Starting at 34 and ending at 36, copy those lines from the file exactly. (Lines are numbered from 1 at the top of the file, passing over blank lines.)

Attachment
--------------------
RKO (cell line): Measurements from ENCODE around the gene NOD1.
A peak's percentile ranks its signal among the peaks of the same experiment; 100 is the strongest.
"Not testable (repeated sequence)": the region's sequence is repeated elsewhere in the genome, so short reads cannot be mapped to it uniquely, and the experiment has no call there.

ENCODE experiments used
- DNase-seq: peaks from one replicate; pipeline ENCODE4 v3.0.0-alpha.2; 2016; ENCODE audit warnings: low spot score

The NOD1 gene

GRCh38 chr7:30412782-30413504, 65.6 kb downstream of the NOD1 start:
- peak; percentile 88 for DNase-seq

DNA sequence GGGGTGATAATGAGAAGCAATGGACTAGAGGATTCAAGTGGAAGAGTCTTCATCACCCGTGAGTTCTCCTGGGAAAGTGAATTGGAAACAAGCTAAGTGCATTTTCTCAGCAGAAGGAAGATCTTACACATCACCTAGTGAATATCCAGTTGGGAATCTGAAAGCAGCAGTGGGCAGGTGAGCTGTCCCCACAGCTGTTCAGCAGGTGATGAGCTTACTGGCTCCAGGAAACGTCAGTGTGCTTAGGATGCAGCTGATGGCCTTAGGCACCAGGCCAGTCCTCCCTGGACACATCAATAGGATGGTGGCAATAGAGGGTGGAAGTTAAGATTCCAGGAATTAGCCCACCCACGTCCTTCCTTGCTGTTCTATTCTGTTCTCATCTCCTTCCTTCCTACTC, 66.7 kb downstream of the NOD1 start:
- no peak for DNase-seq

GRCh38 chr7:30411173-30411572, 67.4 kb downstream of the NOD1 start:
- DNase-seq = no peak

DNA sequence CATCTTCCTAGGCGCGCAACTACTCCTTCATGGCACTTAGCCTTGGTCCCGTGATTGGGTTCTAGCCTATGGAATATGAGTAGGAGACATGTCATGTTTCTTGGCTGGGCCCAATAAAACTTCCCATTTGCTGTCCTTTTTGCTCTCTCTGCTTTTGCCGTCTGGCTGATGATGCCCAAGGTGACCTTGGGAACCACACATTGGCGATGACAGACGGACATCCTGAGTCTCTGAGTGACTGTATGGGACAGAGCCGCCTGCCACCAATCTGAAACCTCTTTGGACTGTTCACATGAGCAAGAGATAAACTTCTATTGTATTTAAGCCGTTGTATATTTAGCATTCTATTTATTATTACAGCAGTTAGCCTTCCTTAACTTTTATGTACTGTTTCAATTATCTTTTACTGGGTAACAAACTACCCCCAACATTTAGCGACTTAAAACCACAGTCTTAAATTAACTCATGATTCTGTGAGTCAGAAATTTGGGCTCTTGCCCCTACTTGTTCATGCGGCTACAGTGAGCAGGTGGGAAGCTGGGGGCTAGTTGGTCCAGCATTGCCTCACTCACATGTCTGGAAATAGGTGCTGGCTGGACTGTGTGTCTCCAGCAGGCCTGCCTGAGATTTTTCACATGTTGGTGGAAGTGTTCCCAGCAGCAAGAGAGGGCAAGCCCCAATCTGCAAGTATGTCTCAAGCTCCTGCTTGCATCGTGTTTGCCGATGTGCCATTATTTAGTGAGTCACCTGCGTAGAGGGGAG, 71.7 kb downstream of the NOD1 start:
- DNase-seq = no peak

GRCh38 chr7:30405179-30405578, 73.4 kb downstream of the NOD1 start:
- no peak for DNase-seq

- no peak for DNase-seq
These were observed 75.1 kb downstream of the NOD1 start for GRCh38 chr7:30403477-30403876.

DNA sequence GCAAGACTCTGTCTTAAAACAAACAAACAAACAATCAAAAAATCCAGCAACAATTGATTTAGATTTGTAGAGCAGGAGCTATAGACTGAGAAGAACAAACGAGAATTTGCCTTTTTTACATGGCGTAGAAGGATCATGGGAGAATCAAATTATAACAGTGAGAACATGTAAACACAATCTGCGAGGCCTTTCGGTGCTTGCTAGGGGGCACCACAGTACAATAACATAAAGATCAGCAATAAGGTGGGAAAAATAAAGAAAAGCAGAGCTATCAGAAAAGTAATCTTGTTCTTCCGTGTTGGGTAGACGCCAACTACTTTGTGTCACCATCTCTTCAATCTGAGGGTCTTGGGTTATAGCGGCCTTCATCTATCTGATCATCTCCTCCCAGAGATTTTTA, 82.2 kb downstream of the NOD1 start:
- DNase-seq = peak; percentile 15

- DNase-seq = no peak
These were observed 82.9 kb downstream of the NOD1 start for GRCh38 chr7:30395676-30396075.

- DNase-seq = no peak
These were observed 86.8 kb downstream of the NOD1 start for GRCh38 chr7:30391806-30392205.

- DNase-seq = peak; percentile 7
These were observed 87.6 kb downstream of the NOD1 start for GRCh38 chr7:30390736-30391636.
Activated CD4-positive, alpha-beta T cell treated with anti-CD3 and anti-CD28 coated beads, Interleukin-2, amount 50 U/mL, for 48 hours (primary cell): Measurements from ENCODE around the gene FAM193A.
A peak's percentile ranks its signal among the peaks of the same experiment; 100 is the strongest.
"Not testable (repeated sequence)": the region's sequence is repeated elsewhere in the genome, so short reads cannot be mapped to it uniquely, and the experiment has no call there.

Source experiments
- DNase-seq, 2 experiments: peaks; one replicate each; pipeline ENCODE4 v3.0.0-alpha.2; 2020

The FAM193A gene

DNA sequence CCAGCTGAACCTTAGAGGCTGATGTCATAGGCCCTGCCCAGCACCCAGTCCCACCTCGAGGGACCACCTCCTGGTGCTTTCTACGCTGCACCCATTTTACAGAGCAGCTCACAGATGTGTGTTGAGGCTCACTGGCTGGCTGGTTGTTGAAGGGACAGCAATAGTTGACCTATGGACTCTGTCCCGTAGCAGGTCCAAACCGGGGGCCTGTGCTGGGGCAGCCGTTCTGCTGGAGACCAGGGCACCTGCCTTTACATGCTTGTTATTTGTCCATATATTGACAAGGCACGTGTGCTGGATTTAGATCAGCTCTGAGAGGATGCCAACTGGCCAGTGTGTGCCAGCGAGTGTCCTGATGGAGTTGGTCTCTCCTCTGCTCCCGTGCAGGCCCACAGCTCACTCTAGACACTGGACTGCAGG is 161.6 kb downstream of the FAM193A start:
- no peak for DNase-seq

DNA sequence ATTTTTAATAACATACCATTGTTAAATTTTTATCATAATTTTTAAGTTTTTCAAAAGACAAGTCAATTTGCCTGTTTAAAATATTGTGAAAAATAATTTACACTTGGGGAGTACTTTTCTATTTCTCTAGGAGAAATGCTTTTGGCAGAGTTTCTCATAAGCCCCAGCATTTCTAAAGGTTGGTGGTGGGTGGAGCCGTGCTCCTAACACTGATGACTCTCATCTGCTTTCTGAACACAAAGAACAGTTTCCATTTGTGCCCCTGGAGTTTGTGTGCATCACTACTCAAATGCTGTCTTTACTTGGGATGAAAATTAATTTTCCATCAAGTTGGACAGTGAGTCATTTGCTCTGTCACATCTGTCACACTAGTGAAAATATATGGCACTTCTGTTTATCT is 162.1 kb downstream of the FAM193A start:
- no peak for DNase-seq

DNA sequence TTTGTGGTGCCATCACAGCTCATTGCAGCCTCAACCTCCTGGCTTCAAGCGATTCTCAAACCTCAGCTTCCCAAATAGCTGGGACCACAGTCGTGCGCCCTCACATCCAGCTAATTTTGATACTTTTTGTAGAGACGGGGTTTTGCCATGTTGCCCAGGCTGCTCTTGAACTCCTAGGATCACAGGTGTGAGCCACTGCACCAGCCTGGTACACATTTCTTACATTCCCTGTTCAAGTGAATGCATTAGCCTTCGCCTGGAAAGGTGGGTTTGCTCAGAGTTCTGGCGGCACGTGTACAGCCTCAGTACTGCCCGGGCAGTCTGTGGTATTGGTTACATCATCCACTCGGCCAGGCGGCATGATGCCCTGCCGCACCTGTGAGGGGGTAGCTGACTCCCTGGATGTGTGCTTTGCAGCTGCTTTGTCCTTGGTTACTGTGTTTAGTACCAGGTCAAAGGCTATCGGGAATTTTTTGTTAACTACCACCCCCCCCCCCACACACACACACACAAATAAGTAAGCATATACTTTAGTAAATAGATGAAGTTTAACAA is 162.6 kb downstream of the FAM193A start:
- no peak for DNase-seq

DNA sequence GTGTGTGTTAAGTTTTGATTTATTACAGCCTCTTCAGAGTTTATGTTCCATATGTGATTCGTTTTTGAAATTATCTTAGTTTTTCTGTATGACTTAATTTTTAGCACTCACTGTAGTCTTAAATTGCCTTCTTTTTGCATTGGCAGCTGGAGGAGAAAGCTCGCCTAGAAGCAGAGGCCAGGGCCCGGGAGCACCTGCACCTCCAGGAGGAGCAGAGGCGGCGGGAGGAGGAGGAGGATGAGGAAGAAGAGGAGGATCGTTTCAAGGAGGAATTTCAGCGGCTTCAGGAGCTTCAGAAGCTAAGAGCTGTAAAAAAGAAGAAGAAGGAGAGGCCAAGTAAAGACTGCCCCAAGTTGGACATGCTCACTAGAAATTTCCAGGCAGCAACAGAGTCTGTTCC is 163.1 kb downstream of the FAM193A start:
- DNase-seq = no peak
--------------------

- no peak for DNase-seq

DNA sequence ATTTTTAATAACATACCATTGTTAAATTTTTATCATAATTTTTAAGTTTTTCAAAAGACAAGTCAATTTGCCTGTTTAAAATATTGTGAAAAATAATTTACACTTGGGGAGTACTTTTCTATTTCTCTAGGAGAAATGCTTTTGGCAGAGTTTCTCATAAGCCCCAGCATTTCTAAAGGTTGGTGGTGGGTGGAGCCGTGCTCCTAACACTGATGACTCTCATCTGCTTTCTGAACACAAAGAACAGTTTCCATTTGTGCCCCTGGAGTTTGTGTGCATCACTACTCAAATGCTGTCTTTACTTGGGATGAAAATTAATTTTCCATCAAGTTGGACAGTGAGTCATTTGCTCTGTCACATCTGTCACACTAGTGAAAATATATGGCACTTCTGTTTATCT is 162.1 kb downstream of the FAM193A start:
- no peak for DNase-seq